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Environment 29 results

Guest Column: Roots of Community Orchard Spread Across Town

Since 2010, the Bloomington Community Orchard has grown from a grassy acre into a fully planted orchard. But its roots stretch throughout the city, connecting with community members, businesses, and other organizations through skill-sharing classes, partner plantings, and other programs. In this guest column, BCO volunteer Megan Betz writes about the project — and the mysteriously vanishing peaches! Click here to read the full story.

Intentional Communities Must ‘Bend with the Times’

Southern Indiana has a long tradition of utopian communities, also known as communes. A few of the ones formed in the 1960s and ’70s — places like May Creek Farm and Needmore — have had to “bend with the times” to survive, says writer John Mikulenka in this detailed and expansive feature. But as the founding members age, he asks, who will take their place? Click here to read the full story.

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Plight of the Honeybee — Beekeepers Save Bees for Us All

The plight of bees could also be the plight of the human race. When writer Erin Hollinden decided to start her own beehive, and save the world, she found plenty of support from a community of experts and other beekeepers. Read about how she got her hive humming here.

Guest Column: IU’s Solar Strategy ‘Shortsighted’

Single city blocks all over Bloomington generate more rooftop solar energy than the entirety of Indiana University’s Bloomington campus, says writer Matt Flaherty in this guest column. What’s most troubling, he says, is that IU’s “dollars-and-cents analysis of solar power is the fundamentally wrong approach for IU to take.” Click here to read the full story.

Property Rights, Public Good, Campaign Contributions: Will Bill to Limit Local Government Be Revived?

A bill introduced in the Indiana House this year would have limited local governments’ ability to regulate such things as logging on private property, even if, for example, the logging threatened to damage Lake Monroe. But it isn’t just about private property vs. public good, writes Susan M. Brackney. Special interest groups and campaign finance play a role, too. Click here to read the full story.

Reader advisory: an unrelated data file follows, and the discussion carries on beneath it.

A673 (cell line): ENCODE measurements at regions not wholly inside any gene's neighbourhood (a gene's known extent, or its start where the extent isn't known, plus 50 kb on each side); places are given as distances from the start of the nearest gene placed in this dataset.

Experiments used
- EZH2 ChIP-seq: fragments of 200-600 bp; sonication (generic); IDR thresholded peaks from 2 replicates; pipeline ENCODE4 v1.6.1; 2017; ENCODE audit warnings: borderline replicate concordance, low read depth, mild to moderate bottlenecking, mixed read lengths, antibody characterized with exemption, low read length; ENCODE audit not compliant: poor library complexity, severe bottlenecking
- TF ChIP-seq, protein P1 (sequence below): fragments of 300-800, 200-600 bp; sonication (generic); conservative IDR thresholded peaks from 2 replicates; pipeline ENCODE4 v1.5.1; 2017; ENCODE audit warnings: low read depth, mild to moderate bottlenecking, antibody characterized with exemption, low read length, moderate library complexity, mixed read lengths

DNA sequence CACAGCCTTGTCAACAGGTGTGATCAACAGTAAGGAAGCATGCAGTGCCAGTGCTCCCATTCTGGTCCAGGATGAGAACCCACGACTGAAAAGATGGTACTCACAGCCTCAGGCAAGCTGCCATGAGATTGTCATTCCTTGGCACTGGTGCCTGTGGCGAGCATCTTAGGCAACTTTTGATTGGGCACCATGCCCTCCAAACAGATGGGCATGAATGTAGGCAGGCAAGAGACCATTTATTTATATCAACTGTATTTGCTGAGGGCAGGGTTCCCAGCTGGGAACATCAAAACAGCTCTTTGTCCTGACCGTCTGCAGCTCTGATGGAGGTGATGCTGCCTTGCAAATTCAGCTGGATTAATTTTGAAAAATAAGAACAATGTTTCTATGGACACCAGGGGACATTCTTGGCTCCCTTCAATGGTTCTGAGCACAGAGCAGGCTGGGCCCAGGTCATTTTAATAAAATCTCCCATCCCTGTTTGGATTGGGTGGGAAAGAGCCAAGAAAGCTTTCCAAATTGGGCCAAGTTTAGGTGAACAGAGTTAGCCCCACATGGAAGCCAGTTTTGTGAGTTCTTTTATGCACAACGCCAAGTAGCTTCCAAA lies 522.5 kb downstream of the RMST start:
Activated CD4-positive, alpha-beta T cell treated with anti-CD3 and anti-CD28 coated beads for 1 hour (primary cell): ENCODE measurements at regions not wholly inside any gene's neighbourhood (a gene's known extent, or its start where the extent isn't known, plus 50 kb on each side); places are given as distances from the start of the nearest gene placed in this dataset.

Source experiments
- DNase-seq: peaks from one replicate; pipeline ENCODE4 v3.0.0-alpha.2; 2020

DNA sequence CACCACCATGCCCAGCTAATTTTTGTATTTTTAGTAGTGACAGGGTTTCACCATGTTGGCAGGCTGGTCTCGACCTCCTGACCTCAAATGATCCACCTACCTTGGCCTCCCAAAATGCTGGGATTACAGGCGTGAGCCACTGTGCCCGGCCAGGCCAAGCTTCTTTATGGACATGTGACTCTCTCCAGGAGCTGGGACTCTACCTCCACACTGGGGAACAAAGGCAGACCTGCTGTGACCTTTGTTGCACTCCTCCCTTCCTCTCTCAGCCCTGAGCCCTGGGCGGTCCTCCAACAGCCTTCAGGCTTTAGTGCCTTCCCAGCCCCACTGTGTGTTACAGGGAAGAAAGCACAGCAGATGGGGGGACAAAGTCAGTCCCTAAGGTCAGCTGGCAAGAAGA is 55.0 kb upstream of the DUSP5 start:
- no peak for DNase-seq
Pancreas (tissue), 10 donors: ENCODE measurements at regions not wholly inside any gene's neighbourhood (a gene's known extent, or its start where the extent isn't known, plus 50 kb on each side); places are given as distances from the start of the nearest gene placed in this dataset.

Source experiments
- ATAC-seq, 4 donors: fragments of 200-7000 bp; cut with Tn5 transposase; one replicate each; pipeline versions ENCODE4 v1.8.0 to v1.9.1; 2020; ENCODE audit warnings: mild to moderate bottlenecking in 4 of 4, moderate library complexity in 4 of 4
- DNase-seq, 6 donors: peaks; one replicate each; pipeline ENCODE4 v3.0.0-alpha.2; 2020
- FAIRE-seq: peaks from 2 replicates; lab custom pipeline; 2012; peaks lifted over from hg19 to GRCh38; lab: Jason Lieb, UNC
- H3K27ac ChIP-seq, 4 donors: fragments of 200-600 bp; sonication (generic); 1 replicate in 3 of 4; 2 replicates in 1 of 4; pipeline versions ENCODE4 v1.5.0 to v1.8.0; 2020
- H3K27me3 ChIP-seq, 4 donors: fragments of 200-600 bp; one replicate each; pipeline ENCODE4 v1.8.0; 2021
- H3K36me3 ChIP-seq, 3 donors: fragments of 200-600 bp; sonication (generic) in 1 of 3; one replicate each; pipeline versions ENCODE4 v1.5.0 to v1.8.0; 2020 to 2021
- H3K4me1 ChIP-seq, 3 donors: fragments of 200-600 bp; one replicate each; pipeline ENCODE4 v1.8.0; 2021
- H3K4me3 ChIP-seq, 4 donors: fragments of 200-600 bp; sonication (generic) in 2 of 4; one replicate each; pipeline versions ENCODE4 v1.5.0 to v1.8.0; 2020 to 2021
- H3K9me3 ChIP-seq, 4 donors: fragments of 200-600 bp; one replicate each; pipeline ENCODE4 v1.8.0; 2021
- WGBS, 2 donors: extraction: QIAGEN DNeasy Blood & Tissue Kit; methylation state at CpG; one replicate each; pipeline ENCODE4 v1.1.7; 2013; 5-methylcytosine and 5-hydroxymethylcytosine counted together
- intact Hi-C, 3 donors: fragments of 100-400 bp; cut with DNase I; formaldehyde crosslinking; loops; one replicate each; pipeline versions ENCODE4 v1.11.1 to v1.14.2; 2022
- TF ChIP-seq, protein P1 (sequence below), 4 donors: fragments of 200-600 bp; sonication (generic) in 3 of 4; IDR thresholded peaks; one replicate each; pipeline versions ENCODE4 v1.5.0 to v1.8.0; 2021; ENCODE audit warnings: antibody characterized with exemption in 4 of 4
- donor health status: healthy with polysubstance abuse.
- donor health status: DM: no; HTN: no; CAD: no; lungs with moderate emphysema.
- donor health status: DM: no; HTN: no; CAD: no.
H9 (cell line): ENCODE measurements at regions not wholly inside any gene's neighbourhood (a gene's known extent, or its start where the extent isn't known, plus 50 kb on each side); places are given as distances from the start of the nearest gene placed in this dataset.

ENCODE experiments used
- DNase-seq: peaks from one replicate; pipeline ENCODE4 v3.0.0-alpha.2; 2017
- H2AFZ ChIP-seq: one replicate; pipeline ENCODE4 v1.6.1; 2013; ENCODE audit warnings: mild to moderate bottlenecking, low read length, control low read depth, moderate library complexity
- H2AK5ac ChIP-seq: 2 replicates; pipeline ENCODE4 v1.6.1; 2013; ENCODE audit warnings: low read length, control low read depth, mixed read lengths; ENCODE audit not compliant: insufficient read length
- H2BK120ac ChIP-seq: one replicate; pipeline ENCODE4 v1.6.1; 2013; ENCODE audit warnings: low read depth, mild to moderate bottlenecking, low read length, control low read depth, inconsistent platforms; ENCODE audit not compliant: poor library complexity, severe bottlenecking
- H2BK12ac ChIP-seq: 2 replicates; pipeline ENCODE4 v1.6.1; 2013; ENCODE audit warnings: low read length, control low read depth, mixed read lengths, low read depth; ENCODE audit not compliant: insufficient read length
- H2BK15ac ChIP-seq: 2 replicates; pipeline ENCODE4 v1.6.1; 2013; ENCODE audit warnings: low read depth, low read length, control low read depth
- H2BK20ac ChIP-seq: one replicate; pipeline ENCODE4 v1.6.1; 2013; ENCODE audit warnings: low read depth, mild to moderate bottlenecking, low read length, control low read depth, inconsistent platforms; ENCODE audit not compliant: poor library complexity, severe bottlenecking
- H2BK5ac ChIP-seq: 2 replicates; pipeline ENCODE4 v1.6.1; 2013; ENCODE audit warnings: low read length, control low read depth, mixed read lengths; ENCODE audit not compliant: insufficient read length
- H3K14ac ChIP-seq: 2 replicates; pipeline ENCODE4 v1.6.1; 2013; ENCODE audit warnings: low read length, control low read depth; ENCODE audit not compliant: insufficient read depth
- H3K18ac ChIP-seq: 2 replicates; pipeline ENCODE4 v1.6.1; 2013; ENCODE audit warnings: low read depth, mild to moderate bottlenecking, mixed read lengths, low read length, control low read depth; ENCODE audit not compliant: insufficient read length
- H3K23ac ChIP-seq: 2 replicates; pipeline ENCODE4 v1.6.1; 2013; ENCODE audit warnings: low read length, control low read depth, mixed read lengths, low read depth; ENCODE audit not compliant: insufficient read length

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850 Hoosier Scientists and Allies Oppose EPA Proposal

Concerned Scientists @ IU, a group of 850 local scientists and allies, has submitted a public comment to oppose the EPA’s proposed repeal of the Clean Power Plan. The EPA’s case for repeal, the scientists say, is based on “unconvincing legal arguments, without appropriate consideration of the scientific evidence for human-induced climate change.” Read their comment, as well as the proposed repeal, here.

Invasive Plants Are Still For Sale in Indiana, How You Can Help

They’re a centuries-old assault on our environment, but eradicating invasive plants requires more than pulling them out by the roots — especially since big box stores still sell them and red tape in the governor’s office still allows those sales. Writer Susan M. Brackney explains this weedy predicament, and how people can help. Click here to read the full story.

Local Farmers Prepare for Spring Market Season

Knowing where your food comes from is more important than ever. With the first Bloomington Community Farmers’ Market of the season on Saturday (and markets in Ellettsville and Smithville starting soon), getting to know the farmers who produce it is easier than ever. Photographer Chaz Mottinger visited three farms to give us a closer look as they prepare for market. Click here to see her photos.

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The Mesmerizing Sandhill Cranes, ‘Calling Us Home’

Every spring and fall, Indiana is at the heart of the eastern sandhill crane migration. Witness it once and you’ll mark their return on your calendar every year, writes LP contributor Jared Posey. “Flocks of sandhill cranes are a potent symbol of wildness,” he says, their loud, rolling chatter “calling us home.” Click here to read the full story.

Winter Gardening: Turning Little Thumbs Green

Winter gardening isn’t just for people who want to get a jump on their tomato starts. In his first LP contribution, Jared Posey shows how it can be a great way to educate and engage younger people. It’s the journey, he writes, “not the size of our cucumbers” that provides them with the lifelong learning. Click here to read the full story.

Resistance to the DNR’s Logging of Yellowwood

Several diverse groups have mobilized in recent months to oppose logging in Yellowwood State Forest. The resistance comes to a head this week, as forest advocates, including hundreds of scientists, are asking Gov. Eric Holcomb to call off the plan to cut down trees in Yellowwood’s backcountry and old-growth forest areas. Click here for the full story and how to get involved.

Logging, Runoff in 5 Counties Threaten Health of Lake Monroe

The Lake Monroe watershed — the land and creeks that drain into the lake — includes parts of five counties. Writer Susan M. Brackney looks at a group of “friends” who are safeguarding the lake — along with our drinking water and the plants, fish, and wildlife of Lake Monroe — from the effects of runoff and logging. Click here to read the full story.